Sometimes movies focus less on writing and more on writers, though Philip Kaufman’s Quills (2000) is also based on a play (by Doug Wright). It tells the story of the Marquis de Sade (Geoffrey Rush), who is in prison but keeps writing and publishing his scandalous, sexy tracts, thanks to help from a sympathetic Abbe (Joaquin Phoenix) and a virginal laundress (Kate Winslet). Kaufman is one of the few grown-up directors who doesn’t shy away from the subject of sex. He’s also fond of writers: He has also made movies about Henry Miller and Ernest Hemingway.
Though Mickey Rourke had memorably played the Charles Bukowski-like Hank Chinaski in Barfly (1987), actor Matt Dillon and director Bent Hamer revived him for the amusing Factotum (2005), based on Bukowski’s 1975 novel. Playing like a series of short stories, it takes place early in the writer’s career, wherein a series of odd jobs, meetings with other misfits, and lots of booze, fuels the writer’s imagination and provides fodder for future stories.
The Secret of Kells (expiring 10/4)
The gorgeous animated The Secret of Kells (2009), from Ireland, celebrates the pleasures of books. Its hero, the young Brendan (voiced by Evan McGuire), escapes the protective castle walls of his home to venture into the woods to find special berries to make ink. There, a beautiful fairy finds him and helps him out. With a striking sense of shapes, patterns, light, shadow, silence and sound, this was a surprise Oscar nomination for Best Animated Feature in a year packed with strong, better-known contenders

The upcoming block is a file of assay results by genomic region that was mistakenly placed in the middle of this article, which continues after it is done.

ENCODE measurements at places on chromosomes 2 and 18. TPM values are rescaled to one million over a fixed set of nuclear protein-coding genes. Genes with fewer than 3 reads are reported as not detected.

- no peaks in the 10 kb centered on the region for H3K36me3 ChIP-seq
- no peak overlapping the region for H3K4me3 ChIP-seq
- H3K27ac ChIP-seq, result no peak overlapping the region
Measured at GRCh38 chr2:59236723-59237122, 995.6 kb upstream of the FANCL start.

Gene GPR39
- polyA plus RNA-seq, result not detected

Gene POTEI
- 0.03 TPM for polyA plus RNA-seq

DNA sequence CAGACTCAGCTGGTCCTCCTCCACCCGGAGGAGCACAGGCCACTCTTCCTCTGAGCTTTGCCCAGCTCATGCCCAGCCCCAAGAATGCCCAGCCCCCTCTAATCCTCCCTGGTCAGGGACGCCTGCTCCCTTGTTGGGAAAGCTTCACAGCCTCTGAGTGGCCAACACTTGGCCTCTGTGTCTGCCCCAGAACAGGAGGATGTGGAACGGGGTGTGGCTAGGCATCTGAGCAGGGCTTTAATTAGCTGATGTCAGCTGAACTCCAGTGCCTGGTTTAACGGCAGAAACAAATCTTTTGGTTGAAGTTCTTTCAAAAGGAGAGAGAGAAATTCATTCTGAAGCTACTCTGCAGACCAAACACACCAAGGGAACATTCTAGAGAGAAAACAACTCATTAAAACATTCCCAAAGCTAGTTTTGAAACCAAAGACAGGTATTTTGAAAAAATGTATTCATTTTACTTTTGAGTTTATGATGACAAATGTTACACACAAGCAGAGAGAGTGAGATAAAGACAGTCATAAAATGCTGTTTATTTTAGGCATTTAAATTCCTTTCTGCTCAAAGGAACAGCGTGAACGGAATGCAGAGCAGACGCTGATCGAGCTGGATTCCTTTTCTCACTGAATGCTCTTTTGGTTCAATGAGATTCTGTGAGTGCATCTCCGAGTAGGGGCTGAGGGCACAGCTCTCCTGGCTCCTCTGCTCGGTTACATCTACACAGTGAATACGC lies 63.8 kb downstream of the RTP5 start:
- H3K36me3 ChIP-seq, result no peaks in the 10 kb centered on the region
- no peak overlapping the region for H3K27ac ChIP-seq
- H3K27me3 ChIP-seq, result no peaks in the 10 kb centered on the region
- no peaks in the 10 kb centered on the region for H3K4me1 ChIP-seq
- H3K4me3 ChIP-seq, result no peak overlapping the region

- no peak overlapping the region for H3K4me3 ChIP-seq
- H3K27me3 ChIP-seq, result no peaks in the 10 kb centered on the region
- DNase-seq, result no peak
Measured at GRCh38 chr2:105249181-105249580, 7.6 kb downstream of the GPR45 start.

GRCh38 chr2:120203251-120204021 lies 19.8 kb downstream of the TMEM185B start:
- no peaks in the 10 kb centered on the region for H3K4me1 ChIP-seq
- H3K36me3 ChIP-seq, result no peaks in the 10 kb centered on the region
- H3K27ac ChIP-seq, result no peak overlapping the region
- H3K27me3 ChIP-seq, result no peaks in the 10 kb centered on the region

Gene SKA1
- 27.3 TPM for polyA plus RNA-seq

Another animated feature about the power of storytelling, Gulliver’s Travels (1939) came from the studio of Max and Dave Fleischer, who, at one time, were serious competitors of Walt Disney’s. They were late getting into feature films, however, and their experiments—with a unique depth perspective, and with tracing live actors to represent humans—didn’t quite work as well as Disney’s smooth artwork. Yet this movie still has its beauties, as well as a memorable story.
Black Sunday (coming 10/15)
Sometimes filmmakers must use pure style to overcome a not-so-great story. Italian director Mario Bava was perhaps the greatest at this, using an amazing array of props and sets, as well as bold colors and stark shadows, to suggest his story’s emotions. Black Sunday (1960) is one of his best films. Based on a story by Nikolai Gogol, it’s about a couple of travelers who stumble upon a resurrected witch, as well as her modern-day double (both played by the sexy Barbara Steele). Though Bava was best known for his use of color, this one is one of his rare, moody black-and-white outings.
Intruders (coming 10/15)
Even today, horror directors are still employing style to overcome a lack of substance. Spanish director Juan Carlos Fresnadillo created Intruders (2012), a strange hybrid of realistic horror and supernatural horror, about two children, one in England and one in Spain, who both encounter a spooky creature known as “Hollow Face.” It may not make perfect sense, but the mood is undeniably spooky.